As far as Aero was concerned, it’s all about “MeMeMe!” and poor Flurry wasn’t allowed near me. (Sorry about the snot!)
To the west is the Grand Luberon.
Walk up to the top of the ridge at the back of the farm and you can see all the way across the Montagnes de Lure towards the Haute Alpes and the Italian border.
Having exercised the dogs, I went back for some proper horse time. I caught Aero first, picked out his feet, gave him a quick brush over and combed through the top of his tail where it was all mashed up from travelling. Then we went for a walk. I kept stopping to see if he wanted to pick at the grass, but he was too uneasy to settle and graze. We walked part of the way into the lavender field and then headed back to the farm.
I took him into the lunging ring to see if he’d have a roll.
Nope. Too unsettled for that, too. He volunteered to trot around a bit, so I sent him off for a few laps in either direction. He was enjoying the surface, and looked pretty good for a horse that had just travelled over 2000km.
Then it was Flurry’s turn. I had to have words with Aero at the start – he thought it was perfectly acceptable to bully Flurry while I was picking out his feet. I told him no, that’s not on! He got the message, and I gave Flurry a good brushing. I scraped the last of the Kingsland Mud off him and untangled a massive knot at the top of his tail. I can’t believe how long his tail is – it’s sweeping the ground! Scissors time tomorrow!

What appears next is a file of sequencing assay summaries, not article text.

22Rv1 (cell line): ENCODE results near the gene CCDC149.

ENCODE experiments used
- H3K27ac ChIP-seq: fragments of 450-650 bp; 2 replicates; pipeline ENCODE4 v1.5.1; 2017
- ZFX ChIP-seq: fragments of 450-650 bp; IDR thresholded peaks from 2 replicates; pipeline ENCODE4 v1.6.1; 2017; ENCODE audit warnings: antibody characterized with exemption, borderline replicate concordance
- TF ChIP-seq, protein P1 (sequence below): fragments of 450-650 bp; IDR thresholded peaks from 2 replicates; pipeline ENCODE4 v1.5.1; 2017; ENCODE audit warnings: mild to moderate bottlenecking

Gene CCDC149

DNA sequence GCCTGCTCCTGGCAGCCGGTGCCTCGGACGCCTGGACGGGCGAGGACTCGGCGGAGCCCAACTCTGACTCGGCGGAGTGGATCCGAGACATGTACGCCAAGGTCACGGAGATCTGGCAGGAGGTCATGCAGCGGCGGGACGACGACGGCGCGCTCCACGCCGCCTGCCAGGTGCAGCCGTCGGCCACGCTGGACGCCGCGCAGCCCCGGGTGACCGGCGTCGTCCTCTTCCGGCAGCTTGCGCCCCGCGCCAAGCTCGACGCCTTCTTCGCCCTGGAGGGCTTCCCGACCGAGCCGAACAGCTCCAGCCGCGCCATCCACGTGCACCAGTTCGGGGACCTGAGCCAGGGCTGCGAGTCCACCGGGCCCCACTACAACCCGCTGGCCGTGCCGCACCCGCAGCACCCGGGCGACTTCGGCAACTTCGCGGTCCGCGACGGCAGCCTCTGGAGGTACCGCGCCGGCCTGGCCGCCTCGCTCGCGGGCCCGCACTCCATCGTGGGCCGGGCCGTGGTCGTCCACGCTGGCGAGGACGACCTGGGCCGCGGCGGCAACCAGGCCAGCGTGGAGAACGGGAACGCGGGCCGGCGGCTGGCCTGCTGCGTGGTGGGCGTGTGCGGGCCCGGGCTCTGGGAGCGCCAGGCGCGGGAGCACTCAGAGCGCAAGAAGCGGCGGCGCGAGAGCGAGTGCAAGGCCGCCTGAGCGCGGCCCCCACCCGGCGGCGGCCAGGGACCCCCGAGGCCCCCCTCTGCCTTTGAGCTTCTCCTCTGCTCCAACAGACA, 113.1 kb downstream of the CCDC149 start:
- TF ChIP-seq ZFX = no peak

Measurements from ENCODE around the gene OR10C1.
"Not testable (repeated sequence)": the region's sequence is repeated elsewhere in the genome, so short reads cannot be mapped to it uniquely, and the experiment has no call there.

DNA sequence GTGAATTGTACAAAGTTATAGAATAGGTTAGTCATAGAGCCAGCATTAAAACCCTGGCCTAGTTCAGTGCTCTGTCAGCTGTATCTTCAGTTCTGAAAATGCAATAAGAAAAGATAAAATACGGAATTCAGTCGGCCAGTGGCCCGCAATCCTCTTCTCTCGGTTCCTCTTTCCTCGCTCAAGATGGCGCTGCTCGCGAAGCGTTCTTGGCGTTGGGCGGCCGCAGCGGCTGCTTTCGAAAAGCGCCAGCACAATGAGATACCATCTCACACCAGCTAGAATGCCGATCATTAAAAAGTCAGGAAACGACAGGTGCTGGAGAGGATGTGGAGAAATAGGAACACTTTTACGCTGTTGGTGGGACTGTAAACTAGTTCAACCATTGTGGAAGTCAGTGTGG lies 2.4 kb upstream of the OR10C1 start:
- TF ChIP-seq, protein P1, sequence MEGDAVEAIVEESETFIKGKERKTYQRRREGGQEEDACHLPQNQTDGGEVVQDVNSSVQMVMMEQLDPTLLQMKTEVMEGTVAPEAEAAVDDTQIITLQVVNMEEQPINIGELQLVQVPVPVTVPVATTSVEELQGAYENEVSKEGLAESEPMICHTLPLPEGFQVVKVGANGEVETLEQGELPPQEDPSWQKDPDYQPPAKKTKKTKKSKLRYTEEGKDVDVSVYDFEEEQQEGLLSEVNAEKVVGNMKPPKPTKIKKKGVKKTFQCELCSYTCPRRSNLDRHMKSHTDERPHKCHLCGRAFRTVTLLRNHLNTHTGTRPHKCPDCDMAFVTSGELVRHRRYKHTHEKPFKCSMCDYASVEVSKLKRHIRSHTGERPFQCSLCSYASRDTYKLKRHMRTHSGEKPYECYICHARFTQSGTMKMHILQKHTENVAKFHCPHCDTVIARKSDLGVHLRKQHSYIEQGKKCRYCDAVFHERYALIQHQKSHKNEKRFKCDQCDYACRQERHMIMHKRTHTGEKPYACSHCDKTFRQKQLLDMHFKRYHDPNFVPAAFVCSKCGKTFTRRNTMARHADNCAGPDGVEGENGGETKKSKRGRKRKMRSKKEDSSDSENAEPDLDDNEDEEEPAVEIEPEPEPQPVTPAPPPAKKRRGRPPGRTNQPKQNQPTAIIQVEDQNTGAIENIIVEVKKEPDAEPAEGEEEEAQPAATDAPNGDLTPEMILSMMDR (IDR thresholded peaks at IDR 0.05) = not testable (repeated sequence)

We set off for our walk. Flurry was much more interested in grazing than Aero was.
Aero missed his punch-bag/friend as soon as we were out of sight and started calling. Flurry lifted his head enquiringly, and then returned to the grass.
We walked out into the lavender field again and he relaxed visibly, staying close to me all the time and occasionally nudging my hand or my arm as we walked along. I honestly think he really needed some time with me. Although he’s not a very demonstrative horse, he is very attached to me – when my wrist was broken and other people were riding him for me, I would walk out on treks with them. Flurry never took his eyes off me, and if I took a short cut, across a corner of a field, for example, he would try to follow the route I had taken.
I told him not to worry about Aero and that of course I still love him. Not in words, you understand, we just stood together for a while.
Then we went to the sand arena. Aero was still calling for Flurry. He replied politely, once, “I’ll be back soon”
He wasn’t interested in having a roll, either, and he set off to explore the lunging ring. I put him to work in trot for a few laps on either rein and he volunteered a little canter, too.
If anything, he’s stiffer than Aero, but he was willing to do a little work, and the movement will help him loosen up.
As soon as I said “Whoa” he came in to me for a scratch and some more quality time.
Back at the paddock, Aero was waiting. I think the speech bubble, if there was one, would read “Where the hell have you been all this time?”
He took Flurry away as soon as I took the head collar off.
They stood near the neighbouring horses for a while,
then Flurry came back to the gate area to say goodbye
and so did Mr Needy.
Despite spending the whole morning at the farm, I still found it hard to tear myself away, but I know that in order to allow them to rest properly, I need to just let them “be.”